Ready to grow
When you are 11 weeks pregnant your baby is set for a rapid phase of growth. A healthy intake of calcium will support their bones as they lengthen and strengthen. Learn how this pregnancy essential aids development in other ways, and which foods to eat for a reliable supply.
Your baby's development at 11 weeks
Preparing to grow
Measuring between 4 and 5cm3,4 by the time you’re 11 weeks pregnant, your baby is still very small. However, they’re growing and developing rapidly, with all of the bones of the face now in place, fingers and toes separating from their webbed beginnings and
Internally, their brain, lungs, liver and kidneys have formed by 11 weeks, but the various body systems will continue to develop throughout pregnancy5.
Although your baby has already been making jerky movements for some time5, you’re unlikely to feel any kicks until around 17–18 weeks, or later if this is your first pregnancy6.
The gift of future health
Calcium: Building strong bones and teeth for life
Calcium is essential for the normal development of your baby’s bones: it supports the health of your own bones and teeth too2.
Most easily absorbed from milk sources7, calcium has several other important roles8:
- It regulates muscle contractions, including your baby's heartbeat
- It helps blood
- It contributes to the healthy functioning of muscle tissue and nerves
The recommended daily amount during pregnancy is 700mg per day, all of which should be obtainable from a normal, balanced diet.
Ensure a healthy calcium intake during week 11 of pregnancy by including the following foods in your diet:
- Dairy products, including pasteurised milk, cheese and
- Some nuts and seeds, especially almonds and sesame seeds
- Beans and pulses
- Calcium-fortified breakfast cereals and white bread
- Calcium-fortified drinks such as some
1. NHS UK. You and your baby at 9-12 weeks pregnant [Online]. 2013. Available at: www.nhs.uk/conditions/pregnancy-and-baby/pages/pregnancy-weeks-9-10-11-12.aspx [Accessed June 2014]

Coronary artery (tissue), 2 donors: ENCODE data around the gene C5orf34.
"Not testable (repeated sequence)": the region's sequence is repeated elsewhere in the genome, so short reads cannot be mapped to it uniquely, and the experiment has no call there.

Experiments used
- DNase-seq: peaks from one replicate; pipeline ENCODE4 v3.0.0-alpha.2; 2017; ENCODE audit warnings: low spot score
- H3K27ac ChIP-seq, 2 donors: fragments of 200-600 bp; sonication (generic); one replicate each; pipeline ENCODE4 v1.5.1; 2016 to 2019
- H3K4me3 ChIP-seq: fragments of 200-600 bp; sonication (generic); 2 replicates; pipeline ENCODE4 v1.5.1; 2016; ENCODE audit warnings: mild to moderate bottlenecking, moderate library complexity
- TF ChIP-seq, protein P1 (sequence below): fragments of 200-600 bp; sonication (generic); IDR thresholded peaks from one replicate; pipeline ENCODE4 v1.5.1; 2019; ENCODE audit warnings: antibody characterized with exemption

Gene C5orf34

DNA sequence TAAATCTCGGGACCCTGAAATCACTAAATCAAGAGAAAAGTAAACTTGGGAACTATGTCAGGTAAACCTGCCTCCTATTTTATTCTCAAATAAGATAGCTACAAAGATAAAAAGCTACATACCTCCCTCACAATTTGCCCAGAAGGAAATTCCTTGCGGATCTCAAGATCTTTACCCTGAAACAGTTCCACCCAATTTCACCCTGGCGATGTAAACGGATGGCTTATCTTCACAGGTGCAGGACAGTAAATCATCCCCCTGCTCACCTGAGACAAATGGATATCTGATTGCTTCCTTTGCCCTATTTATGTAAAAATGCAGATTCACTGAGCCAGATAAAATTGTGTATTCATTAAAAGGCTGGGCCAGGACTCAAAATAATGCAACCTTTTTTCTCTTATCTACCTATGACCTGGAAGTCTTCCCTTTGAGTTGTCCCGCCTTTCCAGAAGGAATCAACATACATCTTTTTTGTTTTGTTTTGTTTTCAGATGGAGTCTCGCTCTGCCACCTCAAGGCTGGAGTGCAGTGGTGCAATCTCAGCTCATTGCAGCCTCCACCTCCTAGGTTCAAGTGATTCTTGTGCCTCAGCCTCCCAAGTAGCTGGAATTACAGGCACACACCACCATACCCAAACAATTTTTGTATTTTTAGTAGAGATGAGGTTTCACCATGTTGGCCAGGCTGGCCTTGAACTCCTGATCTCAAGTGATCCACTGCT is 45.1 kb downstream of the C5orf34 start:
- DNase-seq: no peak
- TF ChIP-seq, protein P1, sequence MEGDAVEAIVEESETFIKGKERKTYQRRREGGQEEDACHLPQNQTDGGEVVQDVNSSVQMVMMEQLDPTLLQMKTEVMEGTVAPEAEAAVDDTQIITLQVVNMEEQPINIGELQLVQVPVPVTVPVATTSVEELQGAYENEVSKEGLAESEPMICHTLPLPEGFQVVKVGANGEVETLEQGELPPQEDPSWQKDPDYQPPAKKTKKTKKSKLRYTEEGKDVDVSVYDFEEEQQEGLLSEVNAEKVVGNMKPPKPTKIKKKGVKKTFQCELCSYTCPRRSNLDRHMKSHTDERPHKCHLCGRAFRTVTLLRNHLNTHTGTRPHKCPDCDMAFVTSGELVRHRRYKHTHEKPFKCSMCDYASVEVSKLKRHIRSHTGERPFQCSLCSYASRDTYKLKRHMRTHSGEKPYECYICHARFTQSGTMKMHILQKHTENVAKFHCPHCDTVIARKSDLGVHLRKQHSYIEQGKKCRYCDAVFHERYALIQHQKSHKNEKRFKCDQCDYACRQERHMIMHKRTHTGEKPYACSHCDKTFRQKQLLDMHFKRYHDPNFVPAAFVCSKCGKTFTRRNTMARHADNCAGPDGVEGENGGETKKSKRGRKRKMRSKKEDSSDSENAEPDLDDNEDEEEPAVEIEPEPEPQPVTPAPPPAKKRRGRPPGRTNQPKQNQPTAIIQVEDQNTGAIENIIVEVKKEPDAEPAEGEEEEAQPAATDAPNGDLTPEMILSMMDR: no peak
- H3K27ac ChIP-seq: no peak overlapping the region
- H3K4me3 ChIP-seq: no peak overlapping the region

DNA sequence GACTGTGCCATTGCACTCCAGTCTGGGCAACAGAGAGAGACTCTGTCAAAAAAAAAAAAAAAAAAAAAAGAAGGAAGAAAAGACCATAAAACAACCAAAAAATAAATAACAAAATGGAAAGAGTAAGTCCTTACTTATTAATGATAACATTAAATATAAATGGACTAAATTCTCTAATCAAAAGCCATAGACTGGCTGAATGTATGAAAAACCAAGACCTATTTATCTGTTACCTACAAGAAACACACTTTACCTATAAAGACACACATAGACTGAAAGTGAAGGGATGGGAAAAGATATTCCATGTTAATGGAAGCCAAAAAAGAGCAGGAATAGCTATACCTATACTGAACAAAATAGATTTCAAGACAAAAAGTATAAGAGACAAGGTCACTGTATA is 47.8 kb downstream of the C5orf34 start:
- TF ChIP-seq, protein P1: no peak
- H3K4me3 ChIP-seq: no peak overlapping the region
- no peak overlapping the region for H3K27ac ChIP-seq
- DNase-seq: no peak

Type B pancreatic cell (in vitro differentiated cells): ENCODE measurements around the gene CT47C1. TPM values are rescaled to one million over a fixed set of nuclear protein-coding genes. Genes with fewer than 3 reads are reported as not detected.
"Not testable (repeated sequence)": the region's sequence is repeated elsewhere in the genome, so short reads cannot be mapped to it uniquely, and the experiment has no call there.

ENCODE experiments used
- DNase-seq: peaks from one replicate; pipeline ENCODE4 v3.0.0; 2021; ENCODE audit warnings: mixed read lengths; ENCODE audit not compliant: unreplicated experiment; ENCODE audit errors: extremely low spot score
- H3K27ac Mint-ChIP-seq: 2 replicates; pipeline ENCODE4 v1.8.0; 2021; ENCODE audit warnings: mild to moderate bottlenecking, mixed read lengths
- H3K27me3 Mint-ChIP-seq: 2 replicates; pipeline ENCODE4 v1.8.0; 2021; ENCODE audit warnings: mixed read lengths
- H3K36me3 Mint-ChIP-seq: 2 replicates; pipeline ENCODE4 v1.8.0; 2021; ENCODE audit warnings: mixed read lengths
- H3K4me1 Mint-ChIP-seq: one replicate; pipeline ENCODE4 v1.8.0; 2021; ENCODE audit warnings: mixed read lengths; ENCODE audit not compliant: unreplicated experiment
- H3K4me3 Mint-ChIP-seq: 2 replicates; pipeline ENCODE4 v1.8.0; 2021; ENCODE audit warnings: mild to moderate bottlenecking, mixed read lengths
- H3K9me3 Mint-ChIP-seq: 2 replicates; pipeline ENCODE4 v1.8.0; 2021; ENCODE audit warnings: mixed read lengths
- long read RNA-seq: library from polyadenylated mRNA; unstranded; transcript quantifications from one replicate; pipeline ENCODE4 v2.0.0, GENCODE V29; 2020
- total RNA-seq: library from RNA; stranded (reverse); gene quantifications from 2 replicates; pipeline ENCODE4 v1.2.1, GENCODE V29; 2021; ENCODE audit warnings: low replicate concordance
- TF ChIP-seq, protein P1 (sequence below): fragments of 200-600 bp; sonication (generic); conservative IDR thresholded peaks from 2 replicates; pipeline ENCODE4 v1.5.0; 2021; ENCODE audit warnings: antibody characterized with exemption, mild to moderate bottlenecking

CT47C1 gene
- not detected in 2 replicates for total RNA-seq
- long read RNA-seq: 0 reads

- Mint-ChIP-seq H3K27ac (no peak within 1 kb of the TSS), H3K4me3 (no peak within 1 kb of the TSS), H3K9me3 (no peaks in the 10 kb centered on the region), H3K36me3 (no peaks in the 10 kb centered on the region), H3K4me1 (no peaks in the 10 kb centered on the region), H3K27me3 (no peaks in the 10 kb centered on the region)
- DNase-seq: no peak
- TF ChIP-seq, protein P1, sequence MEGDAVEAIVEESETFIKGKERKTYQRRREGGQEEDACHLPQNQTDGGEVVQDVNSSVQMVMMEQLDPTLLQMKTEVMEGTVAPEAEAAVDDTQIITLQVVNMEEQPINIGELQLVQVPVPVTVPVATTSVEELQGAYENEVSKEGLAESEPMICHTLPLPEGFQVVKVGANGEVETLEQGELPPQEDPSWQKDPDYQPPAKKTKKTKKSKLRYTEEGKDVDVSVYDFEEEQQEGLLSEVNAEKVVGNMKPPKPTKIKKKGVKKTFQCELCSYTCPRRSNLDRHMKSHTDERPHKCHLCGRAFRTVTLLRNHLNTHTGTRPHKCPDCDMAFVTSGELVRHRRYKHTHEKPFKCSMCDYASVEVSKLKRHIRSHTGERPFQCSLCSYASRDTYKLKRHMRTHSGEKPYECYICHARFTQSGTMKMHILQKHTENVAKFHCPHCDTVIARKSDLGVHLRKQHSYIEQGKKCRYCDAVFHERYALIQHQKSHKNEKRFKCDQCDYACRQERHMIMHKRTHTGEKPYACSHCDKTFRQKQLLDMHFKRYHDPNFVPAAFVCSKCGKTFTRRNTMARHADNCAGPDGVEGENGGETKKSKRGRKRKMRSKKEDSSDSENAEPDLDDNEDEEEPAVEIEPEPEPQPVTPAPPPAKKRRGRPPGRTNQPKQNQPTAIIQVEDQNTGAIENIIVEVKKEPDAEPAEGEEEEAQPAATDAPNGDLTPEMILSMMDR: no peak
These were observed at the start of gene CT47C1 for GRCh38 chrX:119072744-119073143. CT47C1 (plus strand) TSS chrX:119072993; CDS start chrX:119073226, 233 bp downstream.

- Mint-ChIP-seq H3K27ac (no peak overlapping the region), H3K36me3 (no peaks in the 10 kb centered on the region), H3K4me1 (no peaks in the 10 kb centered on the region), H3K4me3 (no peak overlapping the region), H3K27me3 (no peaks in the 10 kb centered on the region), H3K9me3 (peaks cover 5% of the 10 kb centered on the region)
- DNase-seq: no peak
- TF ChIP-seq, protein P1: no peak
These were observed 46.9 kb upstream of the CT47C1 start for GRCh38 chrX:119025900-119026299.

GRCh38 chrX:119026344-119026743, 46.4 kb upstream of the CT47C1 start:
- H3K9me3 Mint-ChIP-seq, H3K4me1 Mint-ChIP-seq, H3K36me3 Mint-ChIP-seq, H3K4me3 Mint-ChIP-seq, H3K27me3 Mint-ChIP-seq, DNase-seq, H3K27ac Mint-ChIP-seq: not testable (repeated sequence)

2. European Union. Commission Regulation (EC) No 983/2009 of 21 October 2009 on the authorisation and refusal of authorisation of certain health claims made on food and referring to the reduction of disease risk and to children’s development and health. OJ L 277 2009;3-12.
3. Murkoff H, Mazel S. What to Expect When You’re Expecting. 4th ed. London: Simon & Schuster Ltd, 2009. p. 169.
4. Papaioannou GI et al. Normal ranges of embryonic length, embryonic heart rate, gestational sac diameter and yolk sac diameter at 6-10 weeks. Fetal diagnosis and therapy 2010;28(4):207-19.
5. Deans A. Your New Pregnancy Bible, The experts’ guide to pregnancy and early parenthood. 4th ed. London: Carroll & Brown Publishers Limited, 2013. p. 34.
6. NHS UK. You and your baby at 17-20 weeks pregnant [Online]. 2013. Available at: www.nhs.uk/conditions/pregnancy-and-baby/pages/pregnancy-weeks-17-18-19-20.aspx [Accessed July 2014]
7. Theobald, H. Dietary Calcium and Health. British Nutrition Foundation Nutrition Bulletin 2005;30:237-77.
8. European Union. Commission Regulation (EU) No 432/2012 of 16 May 2012 establishing a list of permitted health claims made on foods, other than those referring to the reduction of disease risk and to children’s development and health. OJ L 136 2012;1-40.
Last reviewed: 7th July 2016
Questions about feeding and nutrition?
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